(Medicinal Herbs) Sunflower

| September 10, 2012 | 0 Comments | 147 views

Sunflower Scientific Names and Common Names,Sunflower Biochemical Information,Uses,Warning,Where Found,Parts Usually Used,Sunflower Description of Plant(s) and Culture,Medicinal Properties.

(Medicinal Herbs)  Sunflower


Common Names | Parts Usually Used | Plant(s) & Culture | Where Found | Medicinal Properties | Biochemical Information
Legends, Myths and Stories | Uses | Formulas or Dosages | Nutrient Content | How Sold | Warning | Resource Links | Bibliography

Scientific Names

Helianthus annuus L. Compositae Composite family

Common Names

Hsiang-jih-k'uei (Chinese name)
Sunflower seeds

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Parts Usually Used

Whole plant, especially the seeds
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Description of Plant(s) and Culture

Sunflower is an annual plant growing 6-10 feet high; leaves mostly alternate, rough-hairy, broadly heart or spade-shaped. The flowers are orange-yellow; disk flat, flowers from July to October. The wild parent of the domesticated sunflower.
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Where Found

Found on prairies, roadsides. Minnesota to Texas; escaped from cultivation elsewhere. A North American native plant.
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Medicinal Properties

Diuretic, expectorant
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Biochemical Information

The seeds are exceptionally rich in polyunsaturates (approx. 80%) and high quality plant protein, plus natural vitamins and minerals. (thiamine (B1), niacin, potassium, iron, phosphorus, calcium, iodine, fluorine, magnesium, sodium, vitamins D and E).
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Legends, Myths and Stories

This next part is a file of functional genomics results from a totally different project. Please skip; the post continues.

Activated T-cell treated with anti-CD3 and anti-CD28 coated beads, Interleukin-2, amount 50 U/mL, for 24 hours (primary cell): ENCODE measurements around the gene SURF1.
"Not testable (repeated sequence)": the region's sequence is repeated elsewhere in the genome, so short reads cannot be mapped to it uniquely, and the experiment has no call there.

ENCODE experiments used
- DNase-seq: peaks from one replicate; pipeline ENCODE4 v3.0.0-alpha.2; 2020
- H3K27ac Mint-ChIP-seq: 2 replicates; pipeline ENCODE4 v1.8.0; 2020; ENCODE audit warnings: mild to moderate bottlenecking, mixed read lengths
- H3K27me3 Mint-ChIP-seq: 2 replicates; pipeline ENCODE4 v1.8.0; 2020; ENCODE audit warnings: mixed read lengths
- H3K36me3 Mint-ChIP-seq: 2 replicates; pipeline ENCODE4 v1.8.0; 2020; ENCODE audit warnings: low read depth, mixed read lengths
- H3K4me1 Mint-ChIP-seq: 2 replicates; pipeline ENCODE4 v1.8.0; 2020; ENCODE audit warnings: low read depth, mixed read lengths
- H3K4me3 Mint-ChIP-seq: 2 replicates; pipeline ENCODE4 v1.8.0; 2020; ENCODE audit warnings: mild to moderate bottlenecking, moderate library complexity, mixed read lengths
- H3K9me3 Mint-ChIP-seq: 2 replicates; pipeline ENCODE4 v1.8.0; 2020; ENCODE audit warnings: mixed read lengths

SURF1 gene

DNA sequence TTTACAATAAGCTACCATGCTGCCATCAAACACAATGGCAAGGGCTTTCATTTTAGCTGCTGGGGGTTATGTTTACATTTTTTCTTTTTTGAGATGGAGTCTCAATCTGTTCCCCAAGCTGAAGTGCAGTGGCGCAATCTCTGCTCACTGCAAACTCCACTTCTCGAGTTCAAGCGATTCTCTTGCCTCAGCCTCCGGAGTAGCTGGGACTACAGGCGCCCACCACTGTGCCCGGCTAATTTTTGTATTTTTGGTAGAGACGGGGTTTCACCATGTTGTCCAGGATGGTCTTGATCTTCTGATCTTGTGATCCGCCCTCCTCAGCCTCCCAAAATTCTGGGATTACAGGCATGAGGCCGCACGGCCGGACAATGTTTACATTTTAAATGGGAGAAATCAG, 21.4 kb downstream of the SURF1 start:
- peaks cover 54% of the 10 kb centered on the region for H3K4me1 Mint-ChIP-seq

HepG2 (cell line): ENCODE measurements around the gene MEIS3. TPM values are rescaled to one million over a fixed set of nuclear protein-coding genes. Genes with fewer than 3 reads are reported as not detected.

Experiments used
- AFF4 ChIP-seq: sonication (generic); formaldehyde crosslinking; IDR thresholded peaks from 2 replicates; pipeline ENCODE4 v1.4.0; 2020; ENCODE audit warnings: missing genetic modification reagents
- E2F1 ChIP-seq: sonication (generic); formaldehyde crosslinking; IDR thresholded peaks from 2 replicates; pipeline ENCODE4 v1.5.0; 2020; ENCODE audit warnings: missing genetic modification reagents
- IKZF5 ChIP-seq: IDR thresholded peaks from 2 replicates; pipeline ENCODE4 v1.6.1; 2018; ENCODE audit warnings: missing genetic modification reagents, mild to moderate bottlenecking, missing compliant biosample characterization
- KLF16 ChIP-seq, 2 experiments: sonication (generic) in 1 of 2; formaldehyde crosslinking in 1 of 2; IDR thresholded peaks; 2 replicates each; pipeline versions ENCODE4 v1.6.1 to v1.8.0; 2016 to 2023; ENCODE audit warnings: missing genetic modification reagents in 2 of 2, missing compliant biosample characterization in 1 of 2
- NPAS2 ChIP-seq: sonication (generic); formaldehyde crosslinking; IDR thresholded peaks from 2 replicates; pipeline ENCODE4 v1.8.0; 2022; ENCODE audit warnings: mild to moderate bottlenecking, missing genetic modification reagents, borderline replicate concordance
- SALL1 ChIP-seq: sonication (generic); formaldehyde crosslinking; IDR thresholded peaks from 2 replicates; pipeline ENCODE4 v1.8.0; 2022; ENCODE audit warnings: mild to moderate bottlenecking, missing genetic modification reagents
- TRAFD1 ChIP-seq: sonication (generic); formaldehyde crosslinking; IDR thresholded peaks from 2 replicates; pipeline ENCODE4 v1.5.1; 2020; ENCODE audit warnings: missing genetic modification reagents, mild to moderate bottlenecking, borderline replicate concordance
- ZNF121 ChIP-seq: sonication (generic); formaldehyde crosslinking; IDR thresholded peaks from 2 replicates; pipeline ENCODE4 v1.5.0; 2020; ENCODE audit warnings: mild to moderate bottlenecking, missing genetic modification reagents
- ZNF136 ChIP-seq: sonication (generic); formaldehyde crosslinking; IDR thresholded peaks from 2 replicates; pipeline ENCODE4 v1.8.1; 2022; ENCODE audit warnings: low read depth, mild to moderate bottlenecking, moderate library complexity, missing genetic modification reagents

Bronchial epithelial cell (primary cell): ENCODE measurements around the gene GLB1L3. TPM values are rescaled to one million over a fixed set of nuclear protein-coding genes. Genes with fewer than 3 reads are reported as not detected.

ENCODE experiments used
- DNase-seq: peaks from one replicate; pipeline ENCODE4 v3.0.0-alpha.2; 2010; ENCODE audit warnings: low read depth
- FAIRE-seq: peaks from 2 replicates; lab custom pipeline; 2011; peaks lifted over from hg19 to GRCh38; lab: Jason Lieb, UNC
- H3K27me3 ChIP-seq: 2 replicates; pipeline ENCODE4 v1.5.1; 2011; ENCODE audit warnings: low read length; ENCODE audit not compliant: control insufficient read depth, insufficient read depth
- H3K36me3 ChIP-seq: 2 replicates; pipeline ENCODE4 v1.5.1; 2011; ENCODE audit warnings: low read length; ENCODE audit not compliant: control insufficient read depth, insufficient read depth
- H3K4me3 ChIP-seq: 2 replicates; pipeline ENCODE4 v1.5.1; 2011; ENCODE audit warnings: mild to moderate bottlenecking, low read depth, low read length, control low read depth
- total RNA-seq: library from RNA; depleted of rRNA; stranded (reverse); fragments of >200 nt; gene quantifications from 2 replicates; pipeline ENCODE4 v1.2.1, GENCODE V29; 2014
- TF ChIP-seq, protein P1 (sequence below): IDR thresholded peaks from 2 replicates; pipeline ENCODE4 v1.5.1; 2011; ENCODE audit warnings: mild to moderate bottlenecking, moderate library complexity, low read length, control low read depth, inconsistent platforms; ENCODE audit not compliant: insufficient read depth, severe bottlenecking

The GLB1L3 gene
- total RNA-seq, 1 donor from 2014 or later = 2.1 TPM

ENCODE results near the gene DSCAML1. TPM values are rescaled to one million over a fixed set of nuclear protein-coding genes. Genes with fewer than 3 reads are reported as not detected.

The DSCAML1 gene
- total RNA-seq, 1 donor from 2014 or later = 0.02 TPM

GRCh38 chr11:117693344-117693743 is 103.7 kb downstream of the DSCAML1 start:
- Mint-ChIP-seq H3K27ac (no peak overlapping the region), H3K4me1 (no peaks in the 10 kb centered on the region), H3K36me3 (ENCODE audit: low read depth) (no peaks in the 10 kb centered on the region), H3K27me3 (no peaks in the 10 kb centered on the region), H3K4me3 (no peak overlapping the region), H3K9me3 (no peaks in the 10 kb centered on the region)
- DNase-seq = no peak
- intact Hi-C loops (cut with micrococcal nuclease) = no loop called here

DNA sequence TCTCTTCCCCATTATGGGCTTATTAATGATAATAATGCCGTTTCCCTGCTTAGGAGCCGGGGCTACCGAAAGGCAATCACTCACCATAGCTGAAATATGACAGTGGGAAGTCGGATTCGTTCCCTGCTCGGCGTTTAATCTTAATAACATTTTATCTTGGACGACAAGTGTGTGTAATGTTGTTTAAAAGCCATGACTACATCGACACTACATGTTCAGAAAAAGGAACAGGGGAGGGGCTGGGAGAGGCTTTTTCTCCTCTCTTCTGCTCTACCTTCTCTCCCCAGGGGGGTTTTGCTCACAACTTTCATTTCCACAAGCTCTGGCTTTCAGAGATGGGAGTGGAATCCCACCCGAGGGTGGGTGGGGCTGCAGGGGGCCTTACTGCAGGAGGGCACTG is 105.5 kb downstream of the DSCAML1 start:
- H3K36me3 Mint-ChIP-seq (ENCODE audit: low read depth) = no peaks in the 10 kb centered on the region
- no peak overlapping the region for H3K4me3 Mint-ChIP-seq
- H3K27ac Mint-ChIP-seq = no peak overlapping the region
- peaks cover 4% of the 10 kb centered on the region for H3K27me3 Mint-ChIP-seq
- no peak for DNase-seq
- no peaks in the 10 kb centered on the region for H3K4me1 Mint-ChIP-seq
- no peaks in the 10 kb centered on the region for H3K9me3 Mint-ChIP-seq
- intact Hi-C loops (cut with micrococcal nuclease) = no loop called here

The wild ancestor of the common Sunflower has smaller blooms than the cultivated plants.

Competitions are organized to see who can grow the largest sunflower. The present record is 25 feet tall; the largest blossom ever found was over 32 inches across. (Cultivated plants; (H. giganteus))

There are many good varieties of sunflower available; some are best for seed production, and others for ornamental value.

In 1835 a practical gardener in the Ukraine cultivated the first commercial sunflower plantation. Fifteen or twenty years later, the waste areas of central Russia, Ukraine, south Russia and many parts of Siberia were covered with the plants.

Native Americans used the seeds as a source of meal; the Spanish conquerors of South and Central America discovered the sunflower and its uses, carrying the seeds to the Old World spreading the plant across Europe. The Incas of Peru made the sunflower a part of religious practices.

The Chinese cultivate sunflower and use it for food, the fruits are fed to fowls, the leaves are made fodder for cattle, and the stalks and roots are used as fuel. No medical qualities have been found ascribed to this plant by the Chinese.
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Native Americans used the tea of the flowers for lung ailments, malaria. Leaf tea used for high fevers; poultice of roots on snakebites and spider bites. Seeds and leaves are diuretic and expectorant. Seeds contain all the important nutrients that benefit the eyes and relieve constipation. Useful against dysentery, inflammations of the bladder and kidney. The leaves are astringent and used in herbal tobaccos.